The emperor Nero was not the final antichrist, as the realized eschatology of full preterism holds. However, John included symbols pointing to Nero because he was an immediate example of the ultimate antichrist to come. Ever since Julius Caesar's assassination in 44 BC, the Roman Senate proclaimed each emperor a god after death. However, Nero was the first Caesar to claim deity while he was still alive. For example, the coins he minted as the official Roman currency included sunbeams alluding to the sun-god Apollo. In the Jewish mind, such a claim was blasphemy and the use of Nero's coins was likely considered idolatry, or the worship of graven images. In Revelation, John used the Greek charagma (G5480) when describing the "mark" of the beast (Rev. 13:16-17; 14:9, 11; 16:2; 19:20; 20:4). In this context, charagma was a coin engraved with Nero's likeness and his claim to divinity. The word was also employed by Luke, specifically when Paul told the philosophers of Athens that human beings are the image of God, rather than graven images (Acts 17:29). In the same way Christ rebuked the leaders of Israel for yielding to the emperor instead of God, John admonished the early church to avoid Nero's coinage. He also warned of the economic impact regarding the inability to buy or sell without official currency (Rev. 13:17). Simply put, the final antichrist will not just be a leader who denies the divinity of Jesus Christ, but one that also persecutes the church. He will jeopardize the safety of individual Christians and isolate them from civil society. The greatest example of Nero committing such an evil deed was the Great Fire of Rome in AD 64, which he blamed on the early Christians and resolutely justified their torture.
Mark of the Beast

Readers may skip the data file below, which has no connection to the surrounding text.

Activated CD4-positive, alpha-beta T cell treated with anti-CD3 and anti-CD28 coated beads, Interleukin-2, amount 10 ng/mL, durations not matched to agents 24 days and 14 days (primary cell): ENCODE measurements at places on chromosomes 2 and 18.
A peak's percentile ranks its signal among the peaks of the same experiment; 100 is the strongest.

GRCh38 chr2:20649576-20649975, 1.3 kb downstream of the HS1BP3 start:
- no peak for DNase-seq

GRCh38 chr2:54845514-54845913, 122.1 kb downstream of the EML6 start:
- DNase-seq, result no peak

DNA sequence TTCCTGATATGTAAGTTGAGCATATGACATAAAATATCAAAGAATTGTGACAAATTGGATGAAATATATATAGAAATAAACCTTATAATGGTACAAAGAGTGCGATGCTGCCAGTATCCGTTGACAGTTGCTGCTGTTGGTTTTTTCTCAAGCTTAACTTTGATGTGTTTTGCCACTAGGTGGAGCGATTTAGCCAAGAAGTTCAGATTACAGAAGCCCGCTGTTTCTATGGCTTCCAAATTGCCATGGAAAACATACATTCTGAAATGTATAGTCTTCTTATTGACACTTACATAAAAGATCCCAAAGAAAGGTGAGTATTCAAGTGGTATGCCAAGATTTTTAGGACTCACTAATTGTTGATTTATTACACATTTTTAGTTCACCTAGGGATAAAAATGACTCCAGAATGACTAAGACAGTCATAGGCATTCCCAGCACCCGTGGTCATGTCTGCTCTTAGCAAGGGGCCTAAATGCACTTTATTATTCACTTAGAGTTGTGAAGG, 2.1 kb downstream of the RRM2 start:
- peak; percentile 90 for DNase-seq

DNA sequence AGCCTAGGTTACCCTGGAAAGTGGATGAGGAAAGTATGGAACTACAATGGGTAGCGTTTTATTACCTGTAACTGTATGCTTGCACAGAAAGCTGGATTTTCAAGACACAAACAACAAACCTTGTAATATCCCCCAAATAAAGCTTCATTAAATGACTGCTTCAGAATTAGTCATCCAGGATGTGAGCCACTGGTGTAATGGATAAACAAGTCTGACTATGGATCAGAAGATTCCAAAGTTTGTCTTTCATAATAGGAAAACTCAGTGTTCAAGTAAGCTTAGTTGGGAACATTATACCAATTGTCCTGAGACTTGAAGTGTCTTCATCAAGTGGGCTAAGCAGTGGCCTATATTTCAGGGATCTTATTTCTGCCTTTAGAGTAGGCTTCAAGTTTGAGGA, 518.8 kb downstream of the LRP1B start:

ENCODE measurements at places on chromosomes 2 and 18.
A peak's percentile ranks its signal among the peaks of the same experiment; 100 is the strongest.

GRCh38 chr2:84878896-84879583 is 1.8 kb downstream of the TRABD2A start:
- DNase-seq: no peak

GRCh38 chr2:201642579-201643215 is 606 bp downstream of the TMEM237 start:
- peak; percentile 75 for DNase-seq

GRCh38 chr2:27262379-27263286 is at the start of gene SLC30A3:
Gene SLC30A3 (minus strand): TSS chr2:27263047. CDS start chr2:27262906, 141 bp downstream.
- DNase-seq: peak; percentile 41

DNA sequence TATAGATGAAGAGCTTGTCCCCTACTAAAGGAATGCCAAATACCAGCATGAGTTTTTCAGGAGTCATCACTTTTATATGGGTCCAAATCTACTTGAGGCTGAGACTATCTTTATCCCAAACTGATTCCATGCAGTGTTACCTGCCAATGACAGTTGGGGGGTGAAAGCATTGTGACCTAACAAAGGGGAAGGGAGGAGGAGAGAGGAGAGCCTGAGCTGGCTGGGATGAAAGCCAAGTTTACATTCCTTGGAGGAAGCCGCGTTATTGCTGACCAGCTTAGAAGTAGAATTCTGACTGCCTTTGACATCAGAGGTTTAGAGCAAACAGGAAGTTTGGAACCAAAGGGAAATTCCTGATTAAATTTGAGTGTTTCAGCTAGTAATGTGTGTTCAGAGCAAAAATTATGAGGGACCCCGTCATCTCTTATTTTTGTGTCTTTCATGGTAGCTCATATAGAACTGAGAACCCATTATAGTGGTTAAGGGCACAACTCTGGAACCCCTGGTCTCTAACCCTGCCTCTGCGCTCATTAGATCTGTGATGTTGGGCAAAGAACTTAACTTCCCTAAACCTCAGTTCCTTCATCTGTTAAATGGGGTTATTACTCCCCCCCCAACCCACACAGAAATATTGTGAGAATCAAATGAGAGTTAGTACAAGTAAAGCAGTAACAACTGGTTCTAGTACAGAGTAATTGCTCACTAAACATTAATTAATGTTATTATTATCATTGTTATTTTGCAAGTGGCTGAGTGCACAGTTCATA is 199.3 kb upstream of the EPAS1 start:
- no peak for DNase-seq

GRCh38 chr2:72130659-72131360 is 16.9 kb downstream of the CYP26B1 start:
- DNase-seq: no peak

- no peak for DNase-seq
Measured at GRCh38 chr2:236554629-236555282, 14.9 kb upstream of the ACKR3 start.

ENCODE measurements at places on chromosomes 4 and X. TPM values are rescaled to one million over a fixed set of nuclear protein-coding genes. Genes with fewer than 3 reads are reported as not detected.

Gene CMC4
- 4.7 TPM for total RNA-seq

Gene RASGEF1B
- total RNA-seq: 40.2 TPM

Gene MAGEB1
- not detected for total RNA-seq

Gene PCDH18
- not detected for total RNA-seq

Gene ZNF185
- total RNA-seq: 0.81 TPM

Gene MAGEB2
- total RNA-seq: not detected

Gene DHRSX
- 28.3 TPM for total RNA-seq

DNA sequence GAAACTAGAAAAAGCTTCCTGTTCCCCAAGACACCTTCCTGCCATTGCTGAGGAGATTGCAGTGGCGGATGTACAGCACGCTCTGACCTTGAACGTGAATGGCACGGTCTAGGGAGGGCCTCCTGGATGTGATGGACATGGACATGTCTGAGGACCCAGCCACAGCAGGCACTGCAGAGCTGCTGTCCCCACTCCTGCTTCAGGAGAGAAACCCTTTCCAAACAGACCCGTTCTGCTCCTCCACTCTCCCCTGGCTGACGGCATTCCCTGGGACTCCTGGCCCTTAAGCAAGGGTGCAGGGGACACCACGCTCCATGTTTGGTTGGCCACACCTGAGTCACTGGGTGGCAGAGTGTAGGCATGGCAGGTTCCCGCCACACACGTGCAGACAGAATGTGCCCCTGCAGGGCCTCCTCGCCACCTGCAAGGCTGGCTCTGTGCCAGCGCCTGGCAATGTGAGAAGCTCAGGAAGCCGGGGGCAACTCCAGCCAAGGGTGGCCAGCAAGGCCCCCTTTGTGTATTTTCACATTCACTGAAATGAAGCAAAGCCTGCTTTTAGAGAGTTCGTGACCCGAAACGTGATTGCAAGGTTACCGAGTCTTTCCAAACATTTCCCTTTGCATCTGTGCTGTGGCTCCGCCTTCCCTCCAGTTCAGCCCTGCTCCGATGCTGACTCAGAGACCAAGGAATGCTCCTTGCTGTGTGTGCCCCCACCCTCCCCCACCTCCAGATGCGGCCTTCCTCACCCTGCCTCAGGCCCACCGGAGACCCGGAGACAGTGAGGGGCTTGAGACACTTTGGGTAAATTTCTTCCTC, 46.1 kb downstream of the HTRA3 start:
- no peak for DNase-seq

The mark of the beast also has a decidedly Jewish meaning. Deuteronomy includes a passage in which God commands the Israelites to acknowledge his sovereignty; to love him fully and unconditionally; and to mark their foreheads and their hands with his precepts (Deut. 6:8-9). In Jewish tradition, men wear small leather boxes called tefillin in keeping with God's law. Thus, the mark of the beast has a religious and spiritual dimension, not just a socioeconomic one. It is an antichrist tefillin, one that reminds the wearer to disobey God and to reject him outright. John warned the early Christians that anyone who receives the mark would be judged by God at world’s end (Rev. 14:9-11). It is not enough for Satan to lead human beings into temptation, but to offer himself as a counterfeit deity with a false gospel in tow. Thus, antichrist is simply his copy of Jesus Christ for the fallen world. With a risen Christ, there must be a risen antichrist. Thereby, John reportedly saw a beast with ten horns and seven heads, one of which had been mortally wounded but miraculously healed (Rev. 13:1-3). Rome itself is the beast, a city known to have encompassed the traditional seven hills of Palatine, Quirinal, Viminal, Esquiline, Caelian, Aventine, and Capitoline. Its seven heads are various emperors starting from Julius Caesar through Nero, with the latter being the wounded but restored head. When John wrote about this revelation, he probably had some source material at hand. For example, the Sibylline Oracles mentioned a folk belief among the Romans that Nero did not really commit suicide in 68, but was plotting an insurgency against the empire from his Parthian stronghold (Orac. Sybil. 4.160). In his footnotes for this text, the biblical scholar Milton S. Terry (1899) wrote, "Nero, whose murder of his mother is notorious, and whose flight beyond the Euphrates and expected return as antichrist was a superstitious tradition long maintained" (4.155). Coincidentally, the Roman historians Tacitus (c. AD 56–120), Suetonius (c. AD 69–122), and the Greek philosopher Dio Chrysostom (c. AD 40–110) accounted for three men who attempted revolts while claiming to be Nero resurrected. It is also possible Domitian could have been the Nero redivivus in a metaphorical sense, that another wicked emperor like Nero took his place. Either way, the mark of the beast is a graven image of a false god upon the forehead—the center of abstract thought and order—and the hand which carries out what the mind plans. The antichrist to come will likely find a modern device that he can use to control one's ability to buy or sell. He will also employ it to malign God's people at the spiritual level.